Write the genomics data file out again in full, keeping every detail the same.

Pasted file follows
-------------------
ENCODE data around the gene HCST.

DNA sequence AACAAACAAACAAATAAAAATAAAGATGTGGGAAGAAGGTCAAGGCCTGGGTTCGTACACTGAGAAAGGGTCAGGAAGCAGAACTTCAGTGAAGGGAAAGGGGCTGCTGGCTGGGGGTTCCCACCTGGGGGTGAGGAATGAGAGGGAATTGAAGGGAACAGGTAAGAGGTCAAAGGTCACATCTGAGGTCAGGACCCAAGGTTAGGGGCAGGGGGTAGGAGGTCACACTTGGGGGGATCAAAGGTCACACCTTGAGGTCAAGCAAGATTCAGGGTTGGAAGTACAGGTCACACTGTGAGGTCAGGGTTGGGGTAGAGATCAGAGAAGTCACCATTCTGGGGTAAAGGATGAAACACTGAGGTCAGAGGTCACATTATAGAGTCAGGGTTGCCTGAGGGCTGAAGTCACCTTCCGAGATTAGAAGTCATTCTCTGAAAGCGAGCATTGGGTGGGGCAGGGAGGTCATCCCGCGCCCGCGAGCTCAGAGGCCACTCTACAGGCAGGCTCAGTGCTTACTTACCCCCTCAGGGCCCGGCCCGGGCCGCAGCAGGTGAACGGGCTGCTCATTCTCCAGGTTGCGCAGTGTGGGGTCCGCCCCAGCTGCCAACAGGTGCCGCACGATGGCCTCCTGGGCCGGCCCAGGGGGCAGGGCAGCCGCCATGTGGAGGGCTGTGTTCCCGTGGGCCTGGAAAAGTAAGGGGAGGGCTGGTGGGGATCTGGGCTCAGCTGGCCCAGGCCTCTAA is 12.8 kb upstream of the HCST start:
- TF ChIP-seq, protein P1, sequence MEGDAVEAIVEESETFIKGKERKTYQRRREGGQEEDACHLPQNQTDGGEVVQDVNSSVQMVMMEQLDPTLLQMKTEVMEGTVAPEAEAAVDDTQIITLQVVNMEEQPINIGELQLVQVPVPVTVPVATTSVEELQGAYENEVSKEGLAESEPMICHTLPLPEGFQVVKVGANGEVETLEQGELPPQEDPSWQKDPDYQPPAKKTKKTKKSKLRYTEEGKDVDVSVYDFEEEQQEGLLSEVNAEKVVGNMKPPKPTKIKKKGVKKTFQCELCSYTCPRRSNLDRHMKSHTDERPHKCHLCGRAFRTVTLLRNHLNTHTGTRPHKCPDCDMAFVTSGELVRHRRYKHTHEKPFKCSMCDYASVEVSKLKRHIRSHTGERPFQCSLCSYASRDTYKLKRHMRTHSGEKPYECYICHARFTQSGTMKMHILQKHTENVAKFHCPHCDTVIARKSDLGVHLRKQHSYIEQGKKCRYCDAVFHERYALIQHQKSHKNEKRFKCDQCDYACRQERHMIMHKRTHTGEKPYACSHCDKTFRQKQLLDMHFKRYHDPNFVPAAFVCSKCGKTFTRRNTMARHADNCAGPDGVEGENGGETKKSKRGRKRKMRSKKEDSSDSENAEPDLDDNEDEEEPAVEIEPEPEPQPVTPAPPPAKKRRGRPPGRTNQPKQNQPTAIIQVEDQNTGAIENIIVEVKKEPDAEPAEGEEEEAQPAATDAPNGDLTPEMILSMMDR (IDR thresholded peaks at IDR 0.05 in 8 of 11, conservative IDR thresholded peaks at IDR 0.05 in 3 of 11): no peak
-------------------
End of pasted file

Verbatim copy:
ENCODE data around the gene HCST.

DNA sequence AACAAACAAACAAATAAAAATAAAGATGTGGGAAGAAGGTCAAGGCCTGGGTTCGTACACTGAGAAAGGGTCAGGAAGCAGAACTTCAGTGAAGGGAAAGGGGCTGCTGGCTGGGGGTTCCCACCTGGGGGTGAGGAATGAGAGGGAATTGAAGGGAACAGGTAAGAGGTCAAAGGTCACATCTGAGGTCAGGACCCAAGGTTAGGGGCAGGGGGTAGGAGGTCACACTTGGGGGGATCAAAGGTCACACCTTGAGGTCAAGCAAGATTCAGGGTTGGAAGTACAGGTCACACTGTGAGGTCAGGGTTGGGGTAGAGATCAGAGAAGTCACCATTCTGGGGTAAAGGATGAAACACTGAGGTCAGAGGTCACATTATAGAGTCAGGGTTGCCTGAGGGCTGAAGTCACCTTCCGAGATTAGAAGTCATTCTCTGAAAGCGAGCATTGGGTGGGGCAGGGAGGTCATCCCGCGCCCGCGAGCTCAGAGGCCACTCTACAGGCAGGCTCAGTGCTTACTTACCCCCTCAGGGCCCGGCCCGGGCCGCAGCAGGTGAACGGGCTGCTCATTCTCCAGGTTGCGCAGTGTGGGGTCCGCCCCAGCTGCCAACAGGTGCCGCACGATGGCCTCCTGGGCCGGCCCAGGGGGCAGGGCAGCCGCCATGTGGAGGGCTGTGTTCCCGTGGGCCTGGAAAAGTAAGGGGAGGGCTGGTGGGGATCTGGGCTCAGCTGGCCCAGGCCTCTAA is 12.8 kb upstream of the HCST start:
- TF ChIP-seq, protein P1, sequence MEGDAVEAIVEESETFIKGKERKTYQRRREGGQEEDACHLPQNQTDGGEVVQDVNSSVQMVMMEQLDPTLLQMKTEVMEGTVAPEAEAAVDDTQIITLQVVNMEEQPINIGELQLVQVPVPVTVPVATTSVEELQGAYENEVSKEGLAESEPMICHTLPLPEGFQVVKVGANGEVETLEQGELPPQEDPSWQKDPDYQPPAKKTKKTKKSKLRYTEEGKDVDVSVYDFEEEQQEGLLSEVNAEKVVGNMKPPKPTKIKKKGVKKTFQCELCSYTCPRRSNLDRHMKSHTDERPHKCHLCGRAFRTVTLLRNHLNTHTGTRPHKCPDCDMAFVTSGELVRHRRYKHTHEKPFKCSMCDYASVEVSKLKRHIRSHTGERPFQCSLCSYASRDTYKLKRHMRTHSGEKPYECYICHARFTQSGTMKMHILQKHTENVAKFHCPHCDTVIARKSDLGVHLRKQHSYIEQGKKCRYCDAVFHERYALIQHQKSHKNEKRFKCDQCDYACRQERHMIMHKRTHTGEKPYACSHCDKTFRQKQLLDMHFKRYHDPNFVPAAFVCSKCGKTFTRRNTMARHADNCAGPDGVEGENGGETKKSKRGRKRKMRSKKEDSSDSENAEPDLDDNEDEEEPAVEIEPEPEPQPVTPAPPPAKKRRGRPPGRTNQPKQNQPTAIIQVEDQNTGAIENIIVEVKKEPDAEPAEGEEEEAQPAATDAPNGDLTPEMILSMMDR (IDR thresholded peaks at IDR 0.05 in 8 of 11, conservative IDR thresholded peaks at IDR 0.05 in 3 of 11): no peak